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Book #67: Afterwards by Rosamund Lupton



Number of pages: 472

The plot synopsis of Rosamund Lupton's second novel is as follows:

Black smoke stains a summer blue sky. A school is on fire. And one >mother, Grace, sees the smoke and runs. She knows her teenage daughter Jenny is inside. She runs into the burning building to rescue her.

Afterwards, Grace must find the identity of the arsonist and protect her children from the person who's still intent on destroying them. Afterwards, she must fight the limits of her physical strength and discover the limitlessness of love.


Personally I think this doesn't do the story justice. The prologue talks about Grace being "trapped under the hull of a vast ship wrecked on the ocean floor", and then tells of her swimming in a vast ocean. However, all of this turns out to be in her mind and we then learn that Grace is in a coma, but she is also having an out-of-body experience. At this point, the story flashes back to the fire at the school, in which Grace's daughter was trapped, before resuming the narrative in the present.

The story revolves around Grace's family and friends attempting to find out who started the fire, and the main suspects include a hate mailer and a recently-sacked teacher; also, it is apparent that someone wants to kill Jenny, who is also in a coma.

On the surface, this could have been a mystery thriller no different from any other, but the fact that the events are seen through the eyes of Grace while she and Jenny (both in the form of invisible spirits) watch the proceedings. The whole story is narrated by Grace, and Rosamund Lupton uses the same narrative style used in her first book, Sister, of having the narrative addressed at another character; in this case, she is talking to her husband, while she follows his every move. Throughout the story, Grace's home life is occasionally described through a series of flashbacks.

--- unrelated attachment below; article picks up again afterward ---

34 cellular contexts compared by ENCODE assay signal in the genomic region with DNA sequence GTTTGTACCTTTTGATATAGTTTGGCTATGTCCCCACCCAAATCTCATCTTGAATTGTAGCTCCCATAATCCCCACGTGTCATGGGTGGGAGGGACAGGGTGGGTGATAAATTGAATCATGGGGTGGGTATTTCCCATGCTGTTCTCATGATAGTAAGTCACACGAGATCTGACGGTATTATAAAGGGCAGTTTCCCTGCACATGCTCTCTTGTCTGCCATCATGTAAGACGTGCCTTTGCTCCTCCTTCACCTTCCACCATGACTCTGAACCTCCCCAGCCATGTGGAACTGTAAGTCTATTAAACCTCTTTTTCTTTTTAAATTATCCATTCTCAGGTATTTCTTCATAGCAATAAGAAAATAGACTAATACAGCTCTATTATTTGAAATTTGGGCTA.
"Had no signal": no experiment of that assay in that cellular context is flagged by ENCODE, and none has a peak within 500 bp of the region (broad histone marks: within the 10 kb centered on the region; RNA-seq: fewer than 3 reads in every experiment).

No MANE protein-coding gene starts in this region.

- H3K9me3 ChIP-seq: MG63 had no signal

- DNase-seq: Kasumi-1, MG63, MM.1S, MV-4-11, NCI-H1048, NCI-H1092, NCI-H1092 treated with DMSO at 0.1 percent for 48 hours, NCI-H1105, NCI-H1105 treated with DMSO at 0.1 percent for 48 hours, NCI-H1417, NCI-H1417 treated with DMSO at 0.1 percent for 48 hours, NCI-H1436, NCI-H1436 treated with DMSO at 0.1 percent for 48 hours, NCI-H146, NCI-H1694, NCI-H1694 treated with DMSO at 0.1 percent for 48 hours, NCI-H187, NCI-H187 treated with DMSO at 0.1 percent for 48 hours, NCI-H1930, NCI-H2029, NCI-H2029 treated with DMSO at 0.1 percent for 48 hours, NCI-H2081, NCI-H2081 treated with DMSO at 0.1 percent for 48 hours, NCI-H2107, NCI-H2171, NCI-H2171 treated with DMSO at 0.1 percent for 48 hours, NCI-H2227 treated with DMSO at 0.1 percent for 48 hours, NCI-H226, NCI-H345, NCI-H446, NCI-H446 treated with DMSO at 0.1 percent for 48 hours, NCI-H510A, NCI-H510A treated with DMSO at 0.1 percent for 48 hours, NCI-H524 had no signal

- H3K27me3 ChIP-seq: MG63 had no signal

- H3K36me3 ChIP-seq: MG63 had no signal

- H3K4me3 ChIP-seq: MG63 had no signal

The whole storyline builds up to a shocking revelation, but what really made this story enjoyable for me was the portrayal of the relationship between Grace and her family, particularly her daughter and the way her love is expressed in her thoughts and actions. The book goes into a lot of depth about Grace's emotions and thoughts throughout. I loved the way that the out of body experience that was central to the book gave the story a supernatural twist, which gave it a sense of being something of an urban fantasy, as well as a suspenseful thriller.

Overall, I thought this was a good book and would definitely recommend it to others.

Next book: Good News of Great Joy by John Piper
Tags: book review, british, crime fiction, drama, fiction, ghosts, grief, human spirit, mystery, paranormal, parenting, supernatural, suspense, thriller, urban fantasy
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